TRAFFIC TICKET DEFENSE LAWYER HELPING YOU FIGHT THE YOUR TICKET
In 2017, the Florida Highway Patrol and local police agencies issued 678,599 tickets for non-criminal moving violations, according to the Florida Department of Highway Safety and Motor Vehicles. That’s more than 1,800 tickets for moving violations every day in this state.
Nearly everyone who drives will eventually receive a traffic ticket, but that’s no reason to just give up without a fight. In fact, there are several very practical reasons for disputing a traffic ticket – like protecting your driving privilege and avoiding higher auto insurance rates.
Paying the fine is the expeditious way to handle a traffic ticket, but it isn’t the best way. When you pay a speeding ticket, it’s the legal equivalent of pleading guilty. You’ll have a conviction on your driving record and “points” on your driver’s license.
You have the right to challenge a traffic ticket, and the chances are good that you’ll be able to prevail. Keep reading, and you’ll learn more about how – and why – you should fight every traffic ticket.
HOW THE POINT SYSTEM WORKS
The first thing every Florida driver should know about traffic tickets in this state is that tickets mean “points” on your driver’s license, and if you accumulate enough points, your license will be suspended.
The point system assigns relative values to different traffic violations. Most speeding tickets put three points on your license, for example, but the more serious charge of reckless driving puts four points on your license. Points stay on a driver’s record for at least five years. If you compile:
- 12 points within 12 months, your driver’s license may be suspended for thirty days
- 18 points within 18 months, your driver’s license may be suspended for three months
- 24 points within 36 months, your driver’s license may be suspended for one year
In some cases, you’ll be able to avoid the points by enrolling in a driving school, but you’ll pay “tuition” for the classes, and they will take a big chunk of your time. It’s better to fight the ticket.
The point system is one of the important reasons why you should contest every traffic ticket. Over time, if you lose track of the points on your license, you could abruptly lose your driving privilege. Here’s a brief look at some of the most common traffic violations in Florida.
DRIVING WITHOUT A LICENSE IN TAMPA, FL
Every Florida motorist must have a valid driver’s license. For unlicensed drivers and drivers with suspended licenses, a first or second driving without a license offense is a misdemeanor punishable upon conviction with a $500 fine and sixty days in jail.
A third conviction for driving without a valid license is a felony conviction that may be penalized with a maximum fine of $5,000 and a maximum prison term of five years.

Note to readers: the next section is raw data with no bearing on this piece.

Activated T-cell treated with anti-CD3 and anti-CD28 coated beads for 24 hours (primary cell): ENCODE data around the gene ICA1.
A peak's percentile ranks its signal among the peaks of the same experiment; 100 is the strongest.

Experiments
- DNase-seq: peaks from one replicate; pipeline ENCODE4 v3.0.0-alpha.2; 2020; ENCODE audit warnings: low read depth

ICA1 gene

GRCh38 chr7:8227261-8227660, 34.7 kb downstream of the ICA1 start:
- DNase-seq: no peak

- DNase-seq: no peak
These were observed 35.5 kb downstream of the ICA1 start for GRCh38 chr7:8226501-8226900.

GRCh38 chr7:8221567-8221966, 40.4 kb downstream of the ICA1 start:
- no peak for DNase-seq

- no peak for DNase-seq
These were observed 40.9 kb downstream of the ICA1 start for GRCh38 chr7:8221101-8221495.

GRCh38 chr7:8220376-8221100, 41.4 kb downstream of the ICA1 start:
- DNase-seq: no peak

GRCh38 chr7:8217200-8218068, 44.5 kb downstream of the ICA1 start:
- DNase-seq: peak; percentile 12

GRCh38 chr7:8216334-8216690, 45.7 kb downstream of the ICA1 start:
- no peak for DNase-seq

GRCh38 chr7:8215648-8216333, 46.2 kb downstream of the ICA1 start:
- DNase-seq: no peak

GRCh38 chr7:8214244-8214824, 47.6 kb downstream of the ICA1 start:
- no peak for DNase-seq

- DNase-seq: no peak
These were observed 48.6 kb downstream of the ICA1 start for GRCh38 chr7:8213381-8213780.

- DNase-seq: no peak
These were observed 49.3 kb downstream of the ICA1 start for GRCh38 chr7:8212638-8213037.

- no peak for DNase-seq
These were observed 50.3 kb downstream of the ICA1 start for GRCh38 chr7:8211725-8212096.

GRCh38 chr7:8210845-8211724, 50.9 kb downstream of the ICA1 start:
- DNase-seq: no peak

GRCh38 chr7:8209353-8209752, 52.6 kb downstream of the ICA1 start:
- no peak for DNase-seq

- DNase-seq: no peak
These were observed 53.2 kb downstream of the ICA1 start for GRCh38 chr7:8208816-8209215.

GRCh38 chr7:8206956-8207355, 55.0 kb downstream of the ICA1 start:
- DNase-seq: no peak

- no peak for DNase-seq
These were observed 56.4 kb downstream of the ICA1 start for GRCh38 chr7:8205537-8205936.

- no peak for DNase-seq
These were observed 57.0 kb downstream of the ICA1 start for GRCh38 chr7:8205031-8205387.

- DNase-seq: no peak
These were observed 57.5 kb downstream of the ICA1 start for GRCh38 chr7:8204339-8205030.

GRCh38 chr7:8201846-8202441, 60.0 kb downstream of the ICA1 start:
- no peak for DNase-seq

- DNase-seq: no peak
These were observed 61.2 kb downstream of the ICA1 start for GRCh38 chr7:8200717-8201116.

RED LIGHT AND STOP SIGN VIOLATIONS
Police officers aggressively enforce the rules about stop signs and red lights for one powerful reason. Traffic deaths and serious injuries happen when drivers illegally roll through stop signs and red lights.
However, if you are ticketed for running a stop sign or a red light, don’t pay the ticket. Fight it. If you admit guilt and pay the fine, three points will be placed against your driver’s license, and your auto insurance rates will climb.
If you operate a vehicle in a manner that shows disregard or negligence for your own safety and/or the safety of others, you may be ticketed for reckless driving. Depending on the details of the case, reckless driving may be charged as a felony or as a misdemeanor.
Most reckless driving convictions add four points to your license. A second-degree misdemeanor reckless driving conviction is punishable with a $1,000 fine and 90 days in jail. A first-degree misdemeanor reckless driving conviction is punishable with a $1,000 fine and a year in jail.
However, drivers who receive a felony conviction for reckless driving may have to pay a $5,000 fine and serve up to five years in a Florida state prison.
A speeding conviction in Florida can add either three or four points to your license: three points if you were driving less than 15 mph over the speed limit and four points if you drove more than 15 mph over the speed limit. What are the usual fines for Florida speeding tickets?
- If you’re stopped for driving 6 to 9 mph over the posted limit, the fine is $129.
- At 10 to 14 mph over the limit, the fine is $204.
- At 15 to 19 mph over the limit, the fine is $254.
- At 20 to 29 mph over the limit, the fine is $279.
If you are ticketed for speeding at 30 mph or more over the posted limit, you will face a mandatory court appearance. However, an attorney may be able to help you avoid this hearing.
CALL A TAMPA TRAFFIC VIOLATION LAWYER TODAY!
Tampa criminal justice attorney Patrick B. Courtney has more than 24 years of legal experience. He protects his clients’ legal rights and effectively fights traffic tickets on their behalf – at reasonable rates that anyone can afford.
Pat Courtney knows Tampa Bay’s traffic courts. He is a Tampa traffic ticket attorney who defends clients in Hillsborough, Pasco, Polk, Pinellas, Manatee, and Sarasota counties. To learn more about fighting a traffic ticket, callor use the contact form on this website.